Jagran Josh Logo
  1. Home
  2.  |  
  3. Environment | Ecology |  

Recent Slump in Global Warming Would Lead to Lower Rise in Temperatures: Research

May 20, 2013 16:55 IST

Researchers in the month of May 2013 found that recent slump in global warming would lead to lower rise in temperatures in short-term. Since the year 1998, there has remained unexplained stagnation in heating of the atmosphere of Earth. The researchers explained that this will bring down the rate of predicted global warming in coming decades.

 However, in the long term, the expected rise in the temperatures will not change much. Slowdown in expected global warming rate has remained a subject of study for quite some time now. Earlier in 2013, the UK Met Office also brought down the five-year temperature forecast.

The new research depicts a clear picture of how a slowdown can affect the temperatures in short term and long term. A collective team of international researchers studied how previous 10 years would affect long term balance of the climate sensitivity as well as short term climate response.
 
Climate sensitivity studies the impact of doubled concentrations of carbon dioxide in atmosphere. On the other hand, climate response is the short term calculation that is also based on doubled carbon dioxide.

The Intergovernmental Panel on Climate Change (IPCC) in the year 2007 observed that short term rise in temperature would be around 1-3C (1.8-5.4F). But in the new analysis, the estimated range would be 0.9-2.0C.

The authors of the story found out that over a period of a few coming decades, the global average temperatures of Earth would warm by around 20 percent slower than forecasted. However, when the long term picture is kept in mind, the work remains consistent with the previous forecasts. IPCC revealed that climate sensitivity remained at the range of 2.0-4.5C.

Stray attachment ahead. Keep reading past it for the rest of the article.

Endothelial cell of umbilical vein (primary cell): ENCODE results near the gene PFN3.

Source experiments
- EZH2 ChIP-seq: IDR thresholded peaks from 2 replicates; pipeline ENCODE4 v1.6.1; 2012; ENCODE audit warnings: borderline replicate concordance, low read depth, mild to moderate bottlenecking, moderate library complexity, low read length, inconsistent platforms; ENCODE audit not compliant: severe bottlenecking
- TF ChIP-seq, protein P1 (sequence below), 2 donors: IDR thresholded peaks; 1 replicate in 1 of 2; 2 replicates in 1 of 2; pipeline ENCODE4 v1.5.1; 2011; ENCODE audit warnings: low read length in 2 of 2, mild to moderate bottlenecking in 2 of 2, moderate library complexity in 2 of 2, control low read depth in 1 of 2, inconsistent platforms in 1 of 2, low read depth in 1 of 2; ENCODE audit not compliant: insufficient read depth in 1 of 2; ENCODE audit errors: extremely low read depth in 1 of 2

The researchers explained that difference between lower short-term estimates as well as consistent long-term picture remains on the fact that heat from previous 10 years was absorbed into and stored in oceans of the world.

Is this article important for exams ? Yes18 People Agreed
Read more Current Affairs on: Global Warming , Rise in Temperatures

DISCLAIMER: JPL and its affiliates shall have no liability for any views, thoughts and comments expressed on this article.

Latest Videos

Register to get FREE updates

    All Fields Mandatory
  • (Ex:9123456789)
  • Please Select Your Interest
  • Please specify

  • ajax-loader
  • A verifcation code has been sent to
    your mobile number

    Please enter the verification code below

Newsletter Signup
Follow us on
This website uses cookie or similar technologies, to enhance your browsing experience and provide personalised recommendations. By continuing to use our website, you agree to our Privacy Policy and Cookie Policy. OK